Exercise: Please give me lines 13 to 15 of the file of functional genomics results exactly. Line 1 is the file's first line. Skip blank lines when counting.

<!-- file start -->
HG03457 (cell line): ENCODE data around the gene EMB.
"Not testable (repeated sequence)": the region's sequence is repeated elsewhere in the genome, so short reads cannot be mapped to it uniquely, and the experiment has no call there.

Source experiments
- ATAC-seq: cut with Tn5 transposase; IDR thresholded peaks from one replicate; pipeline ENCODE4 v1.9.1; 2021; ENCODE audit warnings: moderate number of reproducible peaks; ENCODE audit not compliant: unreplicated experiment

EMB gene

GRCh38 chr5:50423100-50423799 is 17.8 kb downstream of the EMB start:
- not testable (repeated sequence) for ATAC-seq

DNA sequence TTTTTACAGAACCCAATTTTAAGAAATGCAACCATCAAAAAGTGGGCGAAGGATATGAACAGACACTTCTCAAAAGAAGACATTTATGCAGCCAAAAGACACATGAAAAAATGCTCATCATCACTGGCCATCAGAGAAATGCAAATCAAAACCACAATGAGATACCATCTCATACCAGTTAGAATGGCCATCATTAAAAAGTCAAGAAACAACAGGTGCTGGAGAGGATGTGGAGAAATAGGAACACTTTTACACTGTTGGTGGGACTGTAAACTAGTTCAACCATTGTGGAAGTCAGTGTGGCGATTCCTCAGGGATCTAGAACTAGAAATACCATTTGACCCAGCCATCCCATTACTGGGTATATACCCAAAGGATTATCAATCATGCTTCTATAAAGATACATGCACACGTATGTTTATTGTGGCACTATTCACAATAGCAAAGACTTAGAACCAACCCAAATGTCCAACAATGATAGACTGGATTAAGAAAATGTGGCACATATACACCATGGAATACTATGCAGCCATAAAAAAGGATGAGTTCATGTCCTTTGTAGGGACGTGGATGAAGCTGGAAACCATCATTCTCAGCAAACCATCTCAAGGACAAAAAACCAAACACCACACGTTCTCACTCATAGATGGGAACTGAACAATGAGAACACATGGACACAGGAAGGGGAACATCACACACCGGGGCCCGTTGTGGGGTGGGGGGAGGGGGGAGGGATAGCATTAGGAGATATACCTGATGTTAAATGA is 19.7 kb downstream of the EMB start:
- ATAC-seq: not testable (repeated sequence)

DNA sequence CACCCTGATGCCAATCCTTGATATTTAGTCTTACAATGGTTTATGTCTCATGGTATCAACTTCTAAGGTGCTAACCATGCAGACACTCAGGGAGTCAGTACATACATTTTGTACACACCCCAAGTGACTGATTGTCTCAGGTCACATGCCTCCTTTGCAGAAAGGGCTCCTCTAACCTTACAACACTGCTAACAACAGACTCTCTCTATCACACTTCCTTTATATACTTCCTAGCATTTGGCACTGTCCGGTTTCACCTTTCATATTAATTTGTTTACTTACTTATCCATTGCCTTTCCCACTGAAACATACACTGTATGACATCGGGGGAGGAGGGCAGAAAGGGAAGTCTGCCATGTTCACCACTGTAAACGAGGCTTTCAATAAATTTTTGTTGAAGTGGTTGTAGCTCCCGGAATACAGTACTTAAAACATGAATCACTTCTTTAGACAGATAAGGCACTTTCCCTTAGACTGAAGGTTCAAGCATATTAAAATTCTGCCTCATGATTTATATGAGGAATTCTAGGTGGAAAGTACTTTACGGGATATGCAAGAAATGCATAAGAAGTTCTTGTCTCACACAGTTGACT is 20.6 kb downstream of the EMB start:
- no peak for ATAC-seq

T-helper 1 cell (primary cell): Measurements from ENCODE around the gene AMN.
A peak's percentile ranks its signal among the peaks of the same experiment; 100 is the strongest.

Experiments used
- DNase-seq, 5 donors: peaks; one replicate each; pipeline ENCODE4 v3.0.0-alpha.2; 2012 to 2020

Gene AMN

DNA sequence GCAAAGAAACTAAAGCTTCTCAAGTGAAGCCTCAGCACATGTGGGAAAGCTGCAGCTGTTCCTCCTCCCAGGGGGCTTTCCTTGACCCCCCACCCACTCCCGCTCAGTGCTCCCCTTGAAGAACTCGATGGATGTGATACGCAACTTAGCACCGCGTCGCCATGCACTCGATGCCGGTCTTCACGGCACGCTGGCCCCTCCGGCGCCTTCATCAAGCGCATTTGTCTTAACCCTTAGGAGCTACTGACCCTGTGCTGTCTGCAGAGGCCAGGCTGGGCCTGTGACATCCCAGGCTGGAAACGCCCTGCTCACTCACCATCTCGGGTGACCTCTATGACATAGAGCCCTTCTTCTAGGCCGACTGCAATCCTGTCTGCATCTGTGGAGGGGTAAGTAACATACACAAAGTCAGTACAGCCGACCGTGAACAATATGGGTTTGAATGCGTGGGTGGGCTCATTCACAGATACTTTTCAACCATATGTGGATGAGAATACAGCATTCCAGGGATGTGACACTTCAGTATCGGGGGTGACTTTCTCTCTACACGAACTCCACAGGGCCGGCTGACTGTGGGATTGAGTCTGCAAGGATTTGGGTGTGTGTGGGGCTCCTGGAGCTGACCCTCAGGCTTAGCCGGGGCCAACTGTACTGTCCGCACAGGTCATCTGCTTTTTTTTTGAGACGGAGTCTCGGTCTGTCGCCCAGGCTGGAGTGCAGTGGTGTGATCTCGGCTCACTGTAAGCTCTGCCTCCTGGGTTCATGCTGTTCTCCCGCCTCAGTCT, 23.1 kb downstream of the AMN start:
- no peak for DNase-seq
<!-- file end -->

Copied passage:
A peak's percentile ranks its signal among the peaks of the same experiment; 100 is the strongest.

Experiments used
- DNase-seq, 5 donors: peaks; one replicate each; pipeline ENCODE4 v3.0.0-alpha.2; 2012 to 2020